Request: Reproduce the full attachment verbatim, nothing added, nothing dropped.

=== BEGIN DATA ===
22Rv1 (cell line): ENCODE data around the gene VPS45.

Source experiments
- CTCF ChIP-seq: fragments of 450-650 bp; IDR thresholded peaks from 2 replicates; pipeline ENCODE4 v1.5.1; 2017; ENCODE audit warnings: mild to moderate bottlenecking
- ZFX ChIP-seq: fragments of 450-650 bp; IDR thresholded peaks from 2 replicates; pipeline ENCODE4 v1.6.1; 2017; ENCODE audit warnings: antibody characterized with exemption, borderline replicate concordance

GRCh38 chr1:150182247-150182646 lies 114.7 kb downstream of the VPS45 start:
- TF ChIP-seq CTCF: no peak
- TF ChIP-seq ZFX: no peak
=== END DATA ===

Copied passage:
22Rv1 (cell line): ENCODE data around the gene VPS45.

Source experiments
- CTCF ChIP-seq: fragments of 450-650 bp; IDR thresholded peaks from 2 replicates; pipeline ENCODE4 v1.5.1; 2017; ENCODE audit warnings: mild to moderate bottlenecking
- ZFX ChIP-seq: fragments of 450-650 bp; IDR thresholded peaks from 2 replicates; pipeline ENCODE4 v1.6.1; 2017; ENCODE audit warnings: antibody characterized with exemption, borderline replicate concordance

GRCh38 chr1:150182247-150182646 lies 114.7 kb downstream of the VPS45 start:
- TF ChIP-seq CTCF: no peak
- TF ChIP-seq ZFX: no peak